Current trends, opinions, news articles, and musings about branding.

A Fundamental Brand Strategy Mistake: Pantone

About a month ago I searched for a Mac app for our agency that would define PANTONE colors and would help our agency sort out color variations for our clients. I stumbled upon an application designed by x-rite incorporated and sold through called the “PANTONE COLOR MANAGER”. Part of their advertising I found very compelling: “PANTONE COLOR MANAGER Software is a robust desktop application that provides the assurance and confidence to use the latest PANTONE Colors accurately.” That was their brand promise.

The software costs $49.00. So, I made the big leap of purchasing the software and excitedly downloaded it. Once it was downloaded and installed, I then needed to activate the software using their license number they provided to me via email.

This is where the issues began. I added the license number and received this message.


PANTONE Color Manager

I tried several times and still could not get their downloaded software to accept their license number they supplied me. I was getting a little frustrated, so I decided to delete the software and re-install it again. The same exact problem occurred several times over. Note the spinning ball at the bottom of the left screen. I decided that maybe it just needed a little more time to register the software with their servers and left it alone for over an hour at a time, each time I tried to activate the software. After several hours and multiple attempts of trying to get the software to work, I decided it would be smart of me to get in touch with their customer service. I then submitted a ticket through their online support system, a day later I received an email from John Stanzione, Manager of Technical Support at x-rite incorporated. He asked me to send him information about what operating system I was using, which I had already given on my initial online ticket submission. So, I resent him what I had previously sent on my initial submission along with the screen shot shown above.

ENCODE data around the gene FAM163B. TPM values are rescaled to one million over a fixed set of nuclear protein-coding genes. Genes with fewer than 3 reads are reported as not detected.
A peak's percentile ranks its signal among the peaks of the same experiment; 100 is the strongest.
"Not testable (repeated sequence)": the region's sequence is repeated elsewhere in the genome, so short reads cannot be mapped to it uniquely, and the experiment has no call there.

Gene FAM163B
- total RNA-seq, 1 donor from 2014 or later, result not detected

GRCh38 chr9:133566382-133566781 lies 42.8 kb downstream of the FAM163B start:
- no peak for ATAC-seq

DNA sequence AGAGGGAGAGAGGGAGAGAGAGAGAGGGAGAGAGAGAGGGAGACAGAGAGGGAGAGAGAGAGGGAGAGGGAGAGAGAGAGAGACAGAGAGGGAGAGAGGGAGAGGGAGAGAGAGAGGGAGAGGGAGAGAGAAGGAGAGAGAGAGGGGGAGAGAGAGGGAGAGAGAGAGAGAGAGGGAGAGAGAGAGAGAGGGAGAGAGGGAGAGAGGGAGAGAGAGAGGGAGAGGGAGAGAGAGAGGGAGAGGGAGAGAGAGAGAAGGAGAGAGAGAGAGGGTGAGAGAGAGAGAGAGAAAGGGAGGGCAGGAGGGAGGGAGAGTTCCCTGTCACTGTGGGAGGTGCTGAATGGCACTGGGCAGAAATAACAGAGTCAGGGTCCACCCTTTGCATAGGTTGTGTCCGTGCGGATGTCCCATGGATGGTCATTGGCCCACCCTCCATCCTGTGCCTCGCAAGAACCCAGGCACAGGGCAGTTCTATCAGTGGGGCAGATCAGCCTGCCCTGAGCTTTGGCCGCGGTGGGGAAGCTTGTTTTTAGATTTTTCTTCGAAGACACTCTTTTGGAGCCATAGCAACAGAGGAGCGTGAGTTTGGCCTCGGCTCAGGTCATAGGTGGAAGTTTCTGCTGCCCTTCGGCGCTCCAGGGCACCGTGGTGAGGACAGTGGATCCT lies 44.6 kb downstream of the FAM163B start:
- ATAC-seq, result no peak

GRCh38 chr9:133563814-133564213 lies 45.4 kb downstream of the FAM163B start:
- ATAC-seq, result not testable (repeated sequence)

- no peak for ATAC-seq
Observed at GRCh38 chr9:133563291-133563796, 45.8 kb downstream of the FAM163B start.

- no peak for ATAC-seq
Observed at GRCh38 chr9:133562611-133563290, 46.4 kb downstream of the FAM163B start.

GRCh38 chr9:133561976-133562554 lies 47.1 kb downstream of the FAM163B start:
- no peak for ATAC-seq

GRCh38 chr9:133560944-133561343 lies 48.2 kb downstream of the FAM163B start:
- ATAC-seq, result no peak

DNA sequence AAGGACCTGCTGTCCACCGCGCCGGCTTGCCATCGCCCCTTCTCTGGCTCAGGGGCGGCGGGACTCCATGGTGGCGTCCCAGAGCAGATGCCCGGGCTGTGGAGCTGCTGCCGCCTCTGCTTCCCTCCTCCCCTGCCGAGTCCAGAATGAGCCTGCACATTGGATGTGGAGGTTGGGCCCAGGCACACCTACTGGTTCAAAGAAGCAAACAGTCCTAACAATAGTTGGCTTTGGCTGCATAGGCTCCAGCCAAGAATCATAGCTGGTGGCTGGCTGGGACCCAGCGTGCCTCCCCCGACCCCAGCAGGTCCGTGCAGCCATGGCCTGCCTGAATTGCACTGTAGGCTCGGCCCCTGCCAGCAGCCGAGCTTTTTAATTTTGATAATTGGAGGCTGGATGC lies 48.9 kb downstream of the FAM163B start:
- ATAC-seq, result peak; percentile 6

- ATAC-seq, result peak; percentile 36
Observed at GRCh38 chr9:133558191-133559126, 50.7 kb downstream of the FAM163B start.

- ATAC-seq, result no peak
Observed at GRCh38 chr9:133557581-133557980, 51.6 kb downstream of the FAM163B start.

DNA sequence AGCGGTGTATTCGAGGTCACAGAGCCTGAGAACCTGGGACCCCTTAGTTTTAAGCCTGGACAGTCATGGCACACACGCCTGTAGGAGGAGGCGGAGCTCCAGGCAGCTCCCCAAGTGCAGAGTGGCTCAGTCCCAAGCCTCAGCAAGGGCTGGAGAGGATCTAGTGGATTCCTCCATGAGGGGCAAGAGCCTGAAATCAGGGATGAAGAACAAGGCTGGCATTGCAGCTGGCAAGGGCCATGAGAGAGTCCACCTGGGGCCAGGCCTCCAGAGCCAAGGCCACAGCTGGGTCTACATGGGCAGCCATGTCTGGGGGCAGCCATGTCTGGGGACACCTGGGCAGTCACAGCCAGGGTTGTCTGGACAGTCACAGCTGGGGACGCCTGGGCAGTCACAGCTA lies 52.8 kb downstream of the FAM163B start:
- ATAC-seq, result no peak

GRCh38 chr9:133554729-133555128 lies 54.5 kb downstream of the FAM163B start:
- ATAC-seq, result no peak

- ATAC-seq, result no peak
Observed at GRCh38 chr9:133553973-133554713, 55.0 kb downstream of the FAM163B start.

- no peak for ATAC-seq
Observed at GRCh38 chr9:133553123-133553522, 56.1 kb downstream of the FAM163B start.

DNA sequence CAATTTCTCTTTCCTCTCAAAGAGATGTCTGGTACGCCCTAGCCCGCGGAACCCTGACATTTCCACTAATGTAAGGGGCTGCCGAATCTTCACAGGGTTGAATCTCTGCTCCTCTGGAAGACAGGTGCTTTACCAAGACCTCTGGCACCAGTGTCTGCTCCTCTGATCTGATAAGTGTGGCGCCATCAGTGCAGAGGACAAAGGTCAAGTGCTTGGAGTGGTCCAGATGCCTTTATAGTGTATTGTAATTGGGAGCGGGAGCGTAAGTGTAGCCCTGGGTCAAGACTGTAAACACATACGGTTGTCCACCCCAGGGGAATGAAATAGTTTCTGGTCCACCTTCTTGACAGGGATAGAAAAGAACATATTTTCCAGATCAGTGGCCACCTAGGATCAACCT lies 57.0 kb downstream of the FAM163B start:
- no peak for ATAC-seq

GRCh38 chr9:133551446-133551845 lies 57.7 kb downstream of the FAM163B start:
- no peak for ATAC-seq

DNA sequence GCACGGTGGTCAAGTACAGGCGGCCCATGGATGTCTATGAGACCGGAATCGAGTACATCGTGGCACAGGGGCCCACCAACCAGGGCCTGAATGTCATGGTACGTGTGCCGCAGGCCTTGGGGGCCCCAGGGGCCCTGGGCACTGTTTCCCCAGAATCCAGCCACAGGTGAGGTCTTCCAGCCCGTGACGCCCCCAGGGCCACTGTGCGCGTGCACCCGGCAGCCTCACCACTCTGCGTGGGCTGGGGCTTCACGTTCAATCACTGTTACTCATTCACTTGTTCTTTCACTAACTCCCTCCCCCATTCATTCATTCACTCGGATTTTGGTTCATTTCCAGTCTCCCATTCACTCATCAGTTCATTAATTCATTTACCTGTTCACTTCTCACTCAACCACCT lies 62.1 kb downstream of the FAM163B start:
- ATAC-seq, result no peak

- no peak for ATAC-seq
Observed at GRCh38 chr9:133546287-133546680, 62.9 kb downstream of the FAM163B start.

Several days later I received a response back from John Stanzione. He asked me to activate the trial version and then try to re-add the software license number once again, which I did. See the screen shot below. Note: the trial date and the blank screen to the right. The trial does not work properly.



My frustration is getting a little higher.

So basically I now only have a 30-day trial of their software (that I paid $49.00 for?) that does not work. I reached out to John once again and sent him another screen shot. Several days later he responded and asked that I resend him the email attachment in PDF version because they cannot receive large files. The original file size was a minimal 126k. I saved the file in pdf format and resent it to him as he had requested.

After several emails with John and multiple trial and error questions, John Stanzione from x-rite asked me, “I need to know what operating system your computer is using and also ensure that you are using PANTONE Color Manager version 2.1. This information will help me to take the next step in troubleshooting your issue.” This is the exact same information I had already provided in my initial online ticket submission. So once again, being the patient person that I am, I sent over the basic information – for the third time.